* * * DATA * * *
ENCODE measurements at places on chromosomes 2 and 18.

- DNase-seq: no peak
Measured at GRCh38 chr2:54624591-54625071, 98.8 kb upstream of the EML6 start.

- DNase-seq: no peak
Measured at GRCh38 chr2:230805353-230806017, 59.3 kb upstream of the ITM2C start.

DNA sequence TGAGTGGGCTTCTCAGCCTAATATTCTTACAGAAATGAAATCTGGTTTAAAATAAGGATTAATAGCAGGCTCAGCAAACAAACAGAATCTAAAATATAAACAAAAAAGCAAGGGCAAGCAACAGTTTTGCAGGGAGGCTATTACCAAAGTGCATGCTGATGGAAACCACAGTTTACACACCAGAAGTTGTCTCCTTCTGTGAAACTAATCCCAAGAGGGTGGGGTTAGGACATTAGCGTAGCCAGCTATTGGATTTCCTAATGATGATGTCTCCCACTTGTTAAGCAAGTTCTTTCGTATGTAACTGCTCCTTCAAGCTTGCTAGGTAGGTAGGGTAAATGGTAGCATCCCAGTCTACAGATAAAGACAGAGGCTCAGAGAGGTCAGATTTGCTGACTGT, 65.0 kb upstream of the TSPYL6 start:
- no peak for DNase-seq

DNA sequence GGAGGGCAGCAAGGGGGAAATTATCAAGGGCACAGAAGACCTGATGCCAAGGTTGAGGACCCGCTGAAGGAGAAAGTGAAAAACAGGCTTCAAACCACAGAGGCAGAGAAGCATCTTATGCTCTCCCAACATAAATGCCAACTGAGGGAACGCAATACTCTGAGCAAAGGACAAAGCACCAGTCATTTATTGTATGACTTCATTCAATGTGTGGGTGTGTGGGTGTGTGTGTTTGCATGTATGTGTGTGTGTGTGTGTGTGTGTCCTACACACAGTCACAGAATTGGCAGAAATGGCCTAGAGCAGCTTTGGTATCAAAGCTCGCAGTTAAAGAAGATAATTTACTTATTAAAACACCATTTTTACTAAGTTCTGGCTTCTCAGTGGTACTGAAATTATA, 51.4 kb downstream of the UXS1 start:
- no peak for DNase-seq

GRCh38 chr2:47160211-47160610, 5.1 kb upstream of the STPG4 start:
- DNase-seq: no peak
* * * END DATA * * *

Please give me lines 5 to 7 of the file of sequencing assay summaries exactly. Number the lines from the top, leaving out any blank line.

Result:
Measured at GRCh38 chr2:230805353-230806017, 59.3 kb upstream of the ITM2C start.

DNA sequence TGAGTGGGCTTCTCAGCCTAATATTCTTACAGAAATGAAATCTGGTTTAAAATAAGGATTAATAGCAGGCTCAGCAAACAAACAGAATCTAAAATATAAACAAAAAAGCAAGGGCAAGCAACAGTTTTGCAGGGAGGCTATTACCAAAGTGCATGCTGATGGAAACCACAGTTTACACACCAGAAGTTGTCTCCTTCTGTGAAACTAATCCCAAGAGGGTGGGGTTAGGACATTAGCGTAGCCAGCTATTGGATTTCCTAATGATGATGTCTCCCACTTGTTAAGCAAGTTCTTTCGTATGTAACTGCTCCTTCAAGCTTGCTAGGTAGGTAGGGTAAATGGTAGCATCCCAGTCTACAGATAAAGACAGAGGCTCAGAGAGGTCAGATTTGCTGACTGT, 65.0 kb upstream of the TSPYL6 start:
- no peak for DNase-seq